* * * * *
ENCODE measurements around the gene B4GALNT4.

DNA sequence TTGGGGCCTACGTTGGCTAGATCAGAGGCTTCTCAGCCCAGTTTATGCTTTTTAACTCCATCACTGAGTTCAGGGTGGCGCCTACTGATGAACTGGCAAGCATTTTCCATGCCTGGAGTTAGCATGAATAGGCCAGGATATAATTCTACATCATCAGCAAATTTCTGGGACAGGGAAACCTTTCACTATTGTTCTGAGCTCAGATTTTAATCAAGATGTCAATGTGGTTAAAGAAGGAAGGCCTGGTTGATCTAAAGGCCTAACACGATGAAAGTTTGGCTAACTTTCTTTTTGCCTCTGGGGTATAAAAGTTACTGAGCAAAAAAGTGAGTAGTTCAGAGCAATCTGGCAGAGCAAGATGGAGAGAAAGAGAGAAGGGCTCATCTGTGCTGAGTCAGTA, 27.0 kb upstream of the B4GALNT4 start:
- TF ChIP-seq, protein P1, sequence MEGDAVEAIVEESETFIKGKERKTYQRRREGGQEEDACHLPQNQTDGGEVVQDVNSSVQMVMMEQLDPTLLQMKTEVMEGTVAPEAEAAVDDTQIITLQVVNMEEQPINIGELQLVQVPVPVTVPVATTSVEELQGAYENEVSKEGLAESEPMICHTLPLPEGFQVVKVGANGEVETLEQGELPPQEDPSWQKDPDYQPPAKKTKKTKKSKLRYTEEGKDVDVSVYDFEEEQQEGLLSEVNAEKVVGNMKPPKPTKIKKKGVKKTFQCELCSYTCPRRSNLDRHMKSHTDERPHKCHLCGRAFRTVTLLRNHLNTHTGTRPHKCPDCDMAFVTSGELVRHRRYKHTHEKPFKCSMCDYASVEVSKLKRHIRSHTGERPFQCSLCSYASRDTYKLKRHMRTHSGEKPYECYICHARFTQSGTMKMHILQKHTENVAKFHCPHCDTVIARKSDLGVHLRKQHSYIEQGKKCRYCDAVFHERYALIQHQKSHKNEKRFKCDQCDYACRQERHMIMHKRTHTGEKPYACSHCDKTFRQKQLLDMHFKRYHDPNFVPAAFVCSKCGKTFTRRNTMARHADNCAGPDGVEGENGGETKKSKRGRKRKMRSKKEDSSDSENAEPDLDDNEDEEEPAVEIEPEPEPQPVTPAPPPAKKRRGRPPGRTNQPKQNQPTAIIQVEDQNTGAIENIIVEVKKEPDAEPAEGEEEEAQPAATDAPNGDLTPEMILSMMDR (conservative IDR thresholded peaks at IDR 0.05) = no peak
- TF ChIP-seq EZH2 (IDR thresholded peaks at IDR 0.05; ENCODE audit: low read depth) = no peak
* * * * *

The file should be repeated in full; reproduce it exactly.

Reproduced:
ENCODE measurements around the gene B4GALNT4.

DNA sequence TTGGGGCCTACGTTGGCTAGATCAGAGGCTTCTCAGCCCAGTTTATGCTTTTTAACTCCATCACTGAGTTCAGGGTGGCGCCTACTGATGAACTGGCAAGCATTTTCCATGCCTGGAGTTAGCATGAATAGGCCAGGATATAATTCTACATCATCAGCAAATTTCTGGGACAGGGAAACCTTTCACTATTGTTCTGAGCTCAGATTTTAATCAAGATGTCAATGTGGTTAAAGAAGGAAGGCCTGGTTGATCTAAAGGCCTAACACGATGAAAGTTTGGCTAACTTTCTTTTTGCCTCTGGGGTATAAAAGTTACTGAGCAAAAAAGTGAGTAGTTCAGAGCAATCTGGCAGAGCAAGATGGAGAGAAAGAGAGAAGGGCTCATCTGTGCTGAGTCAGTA, 27.0 kb upstream of the B4GALNT4 start:
- TF ChIP-seq, protein P1, sequence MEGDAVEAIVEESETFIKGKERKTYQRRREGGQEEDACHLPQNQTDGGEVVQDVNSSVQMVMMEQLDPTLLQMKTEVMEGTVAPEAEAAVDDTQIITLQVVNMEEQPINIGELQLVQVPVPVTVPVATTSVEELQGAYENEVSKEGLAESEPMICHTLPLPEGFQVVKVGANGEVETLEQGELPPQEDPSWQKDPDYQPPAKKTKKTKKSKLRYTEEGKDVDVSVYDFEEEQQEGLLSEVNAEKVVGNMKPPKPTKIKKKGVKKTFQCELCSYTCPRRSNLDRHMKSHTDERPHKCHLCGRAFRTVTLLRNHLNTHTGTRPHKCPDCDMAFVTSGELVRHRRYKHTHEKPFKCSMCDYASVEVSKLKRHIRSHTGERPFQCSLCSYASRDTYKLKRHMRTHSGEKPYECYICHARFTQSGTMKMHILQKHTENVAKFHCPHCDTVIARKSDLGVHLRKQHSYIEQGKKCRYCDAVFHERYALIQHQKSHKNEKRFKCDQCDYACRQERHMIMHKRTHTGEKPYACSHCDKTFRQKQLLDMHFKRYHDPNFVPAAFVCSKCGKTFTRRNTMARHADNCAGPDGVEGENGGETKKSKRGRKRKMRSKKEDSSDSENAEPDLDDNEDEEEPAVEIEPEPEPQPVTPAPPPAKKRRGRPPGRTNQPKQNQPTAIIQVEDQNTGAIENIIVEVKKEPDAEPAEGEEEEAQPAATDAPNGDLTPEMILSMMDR (conservative IDR thresholded peaks at IDR 0.05) = no peak
- TF ChIP-seq EZH2 (IDR thresholded peaks at IDR 0.05; ENCODE audit: low read depth) = no peak